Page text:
By Mellica McPherson
The British Virgin Islands agreed to the Pan American Health Organization (PAHO) and the World Health Organization’s (WHO) strategy that will among other things assist the Territory in strengthening integrated vector management to control Zika, Chikungunya and other arboviruses.
During a two-day meeting that concluded on 29 July in Washington, D.C, BVI and other UK Overseas Territories signed the “Strategic Note” that sets out three lines of health action that will be supported by PAHO and WHO over the next six years.
PAHO Director, Carissa F. Etienne, Permanent Secretary of the Ministry of Health and Social Development, Petrona Davies, and top health authorities from Anguilla, Bermuda, Cayman Islands, Montserrat, and Turks and Caicos agreed to the Strategic Note.
The document outlines a new cooperation strategy that seeks to create synergies among the territories to address social and environmental conditions that impact health. The aim is to mobilize resources, and to facilitate the development of a unified position and a stronger voice on health matters in the Caribbean.
“We believe this strategy will facilitate pooling and mobilization of joint resources, joint action, and increased efficiencies,” said PAHO Director Etienne, who also noted that the agreement marked the first time the territories have set a multi-country agenda for PAHO/WHO technical cooperation in health.
Under the agreement three lines of health action will be supported with PAHO/WHO technical cooperation over the next six years. These areas include: “Promoting physical and mental health throughout the life course; building safe and resilient environments to facilitate effective responses to health emergencies and hazards, and strengthening the governance, organization, and management of health systems to achieve access to health and universal health coverage.”
The goal of achieving universal health was adopted by all PAHO Member States in 2014 as part of the regional Strategy for Universal Access to Health and Universal Health Coverage. Now, under the new strategy, PAHO/WHO will assist health authorities in tackling common health challenges by implementing comprehensive strategies.
These strategies include expanding equitable access to comprehensive, quality, people- and community-centered health services; strengthening stewardship and governance for universal health in the context of health sector reform; as well as integrating mental health services into primary health care, while strengthening those services at the secondary and tertiary levels.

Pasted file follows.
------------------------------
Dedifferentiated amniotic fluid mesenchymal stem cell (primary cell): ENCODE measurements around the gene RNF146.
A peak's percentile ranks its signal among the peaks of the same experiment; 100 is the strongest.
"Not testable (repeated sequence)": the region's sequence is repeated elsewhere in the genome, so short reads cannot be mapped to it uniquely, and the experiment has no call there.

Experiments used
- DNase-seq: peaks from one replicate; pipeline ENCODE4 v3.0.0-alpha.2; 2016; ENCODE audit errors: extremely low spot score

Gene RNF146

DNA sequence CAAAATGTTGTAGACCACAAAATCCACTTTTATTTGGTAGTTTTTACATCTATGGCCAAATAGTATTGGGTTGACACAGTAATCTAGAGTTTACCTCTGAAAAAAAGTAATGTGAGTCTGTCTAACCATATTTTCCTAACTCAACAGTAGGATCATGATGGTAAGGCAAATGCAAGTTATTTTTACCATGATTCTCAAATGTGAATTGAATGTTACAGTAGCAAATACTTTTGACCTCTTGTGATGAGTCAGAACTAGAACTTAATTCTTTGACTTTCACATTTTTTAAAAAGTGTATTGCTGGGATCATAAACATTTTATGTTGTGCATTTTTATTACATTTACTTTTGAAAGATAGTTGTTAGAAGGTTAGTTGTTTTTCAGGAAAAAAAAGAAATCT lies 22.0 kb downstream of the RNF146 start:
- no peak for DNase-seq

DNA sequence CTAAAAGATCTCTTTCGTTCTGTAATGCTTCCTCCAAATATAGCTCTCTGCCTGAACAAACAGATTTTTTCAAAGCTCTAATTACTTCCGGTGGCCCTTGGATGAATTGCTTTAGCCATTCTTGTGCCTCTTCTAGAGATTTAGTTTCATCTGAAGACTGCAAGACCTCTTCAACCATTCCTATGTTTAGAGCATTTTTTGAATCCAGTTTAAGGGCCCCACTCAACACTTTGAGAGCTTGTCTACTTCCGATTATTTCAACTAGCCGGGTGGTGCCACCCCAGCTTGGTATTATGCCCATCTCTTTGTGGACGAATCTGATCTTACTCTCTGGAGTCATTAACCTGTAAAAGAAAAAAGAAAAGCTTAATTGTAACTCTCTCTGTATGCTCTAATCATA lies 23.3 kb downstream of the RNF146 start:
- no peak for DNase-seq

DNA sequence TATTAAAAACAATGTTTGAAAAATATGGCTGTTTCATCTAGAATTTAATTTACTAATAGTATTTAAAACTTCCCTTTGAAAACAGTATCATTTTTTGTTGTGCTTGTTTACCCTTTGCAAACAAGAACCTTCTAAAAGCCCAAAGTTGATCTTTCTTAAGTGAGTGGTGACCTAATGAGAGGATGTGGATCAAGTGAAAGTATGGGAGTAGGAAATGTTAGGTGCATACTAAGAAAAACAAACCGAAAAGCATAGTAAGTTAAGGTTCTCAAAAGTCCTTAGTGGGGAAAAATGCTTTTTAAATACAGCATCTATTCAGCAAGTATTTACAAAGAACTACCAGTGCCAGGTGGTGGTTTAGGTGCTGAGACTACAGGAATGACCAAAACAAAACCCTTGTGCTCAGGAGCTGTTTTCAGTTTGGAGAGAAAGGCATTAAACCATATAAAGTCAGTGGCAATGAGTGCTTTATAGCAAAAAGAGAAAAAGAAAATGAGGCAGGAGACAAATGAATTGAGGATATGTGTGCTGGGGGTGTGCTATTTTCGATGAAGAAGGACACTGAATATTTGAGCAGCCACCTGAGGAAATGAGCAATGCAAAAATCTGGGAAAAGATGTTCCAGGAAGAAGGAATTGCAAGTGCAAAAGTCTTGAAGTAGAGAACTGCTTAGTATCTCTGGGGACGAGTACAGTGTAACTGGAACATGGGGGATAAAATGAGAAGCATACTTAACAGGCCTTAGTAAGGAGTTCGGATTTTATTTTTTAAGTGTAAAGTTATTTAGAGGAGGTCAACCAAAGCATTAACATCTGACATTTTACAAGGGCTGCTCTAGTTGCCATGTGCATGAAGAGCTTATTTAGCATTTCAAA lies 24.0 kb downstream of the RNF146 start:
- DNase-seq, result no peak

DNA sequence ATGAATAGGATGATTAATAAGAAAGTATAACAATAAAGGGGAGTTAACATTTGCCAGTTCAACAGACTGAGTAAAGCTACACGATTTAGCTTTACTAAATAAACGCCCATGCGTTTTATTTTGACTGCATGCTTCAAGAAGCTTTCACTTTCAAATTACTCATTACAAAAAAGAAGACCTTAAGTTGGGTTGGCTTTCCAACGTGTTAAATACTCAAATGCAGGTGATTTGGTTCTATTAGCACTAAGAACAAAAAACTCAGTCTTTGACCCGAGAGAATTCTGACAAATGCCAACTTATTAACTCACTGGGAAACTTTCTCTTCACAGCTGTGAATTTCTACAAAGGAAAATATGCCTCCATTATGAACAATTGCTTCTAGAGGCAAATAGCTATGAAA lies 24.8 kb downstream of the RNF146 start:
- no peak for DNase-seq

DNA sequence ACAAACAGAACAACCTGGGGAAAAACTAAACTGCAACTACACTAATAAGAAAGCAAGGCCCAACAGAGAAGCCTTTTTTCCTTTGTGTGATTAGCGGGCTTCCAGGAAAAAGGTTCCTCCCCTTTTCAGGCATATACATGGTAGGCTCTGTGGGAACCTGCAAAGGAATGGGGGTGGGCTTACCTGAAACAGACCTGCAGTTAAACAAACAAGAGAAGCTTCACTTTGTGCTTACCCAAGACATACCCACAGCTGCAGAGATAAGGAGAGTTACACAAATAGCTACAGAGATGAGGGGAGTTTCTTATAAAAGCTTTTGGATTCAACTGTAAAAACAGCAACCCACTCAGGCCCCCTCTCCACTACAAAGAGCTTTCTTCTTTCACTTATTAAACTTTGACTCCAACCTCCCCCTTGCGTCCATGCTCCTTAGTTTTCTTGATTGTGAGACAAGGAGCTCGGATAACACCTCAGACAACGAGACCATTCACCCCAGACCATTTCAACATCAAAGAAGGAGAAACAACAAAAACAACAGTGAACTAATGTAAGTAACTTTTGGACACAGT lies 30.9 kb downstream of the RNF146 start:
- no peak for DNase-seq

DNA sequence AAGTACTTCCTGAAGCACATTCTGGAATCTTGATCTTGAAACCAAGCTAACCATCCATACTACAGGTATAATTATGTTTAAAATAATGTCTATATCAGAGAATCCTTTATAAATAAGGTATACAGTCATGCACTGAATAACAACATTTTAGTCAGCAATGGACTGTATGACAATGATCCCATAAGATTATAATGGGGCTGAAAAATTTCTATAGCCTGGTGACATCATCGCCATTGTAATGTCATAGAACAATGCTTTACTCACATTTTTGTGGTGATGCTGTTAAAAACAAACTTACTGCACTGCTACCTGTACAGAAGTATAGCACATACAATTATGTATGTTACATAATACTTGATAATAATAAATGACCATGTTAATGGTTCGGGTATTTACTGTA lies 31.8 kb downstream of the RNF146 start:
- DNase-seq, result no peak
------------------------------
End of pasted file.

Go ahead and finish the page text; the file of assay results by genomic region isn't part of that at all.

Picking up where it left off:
In all six territories, non-communicable diseases – especially cardiovascular disease, diabetes, and cancer, are the leading causes of death; and the prevalence of these diseases is expected to rise given the growing rates of obesity, and the territories’ aging populations.
Therefore, the Strategic Note makes provision for addressing non-communicable disease risk factors, especially poor diet and tobacco use, through regulatory frameworks that will help make the healthy choice easier to make.
The agreement will also provide for increased and improved health systems financing, and advance toward the elimination of direct payments that are a barrier to access at the point of service.
The promotion of safe and resilient health facilities while reducing their carbon footprint using the PAHO/WHO “SMART hospitals” approach is also proposed. As well the strengthening of capacity to prepare for and respond to “all-hazards” emergencies.
Additionally, the Strategic Note calls for the development and implementation of cross-territory health information systems.
Dr. Merle Lewis, PAHO/WHO’s Chief of Staff re-confirmed PAHO’s continued commitment to working alongside the UKOTs to implement the strategy. “This is critical since it will not only address the public health needs of the UKOTs but also contribute to improved reporting on the goals and targets of the PAHO Strategic Plan as well as the Sustainable Development Goals,” Lewis said.
UKOT participants in the meeting included Anguilla’s Minister of Health and Social Development, Evans McNeil Rogers; Bermuda’s Minister of Health, Seniors and Environment, Jeanne Atherden; Councillor Roy McTaggart of the Ministry of Finance and Economic Development and Chief Officer Jennifer Ahearn of the Cayman Islands; Montserrat’s Deputy Premier and Minister of Education, Health and Social Services, Delmaude Ryan; Turks and Caicos’s Premier and Minister of Health, Agriculture and Human Services, Rufus Ewing; and Jenny Harries, Director of Public Health England’s South of England Regional Office. Also participating were technical and managerial staff from PAHO/WHO’s headquarters and country offices in the Caribbean.
By Mellica McPherson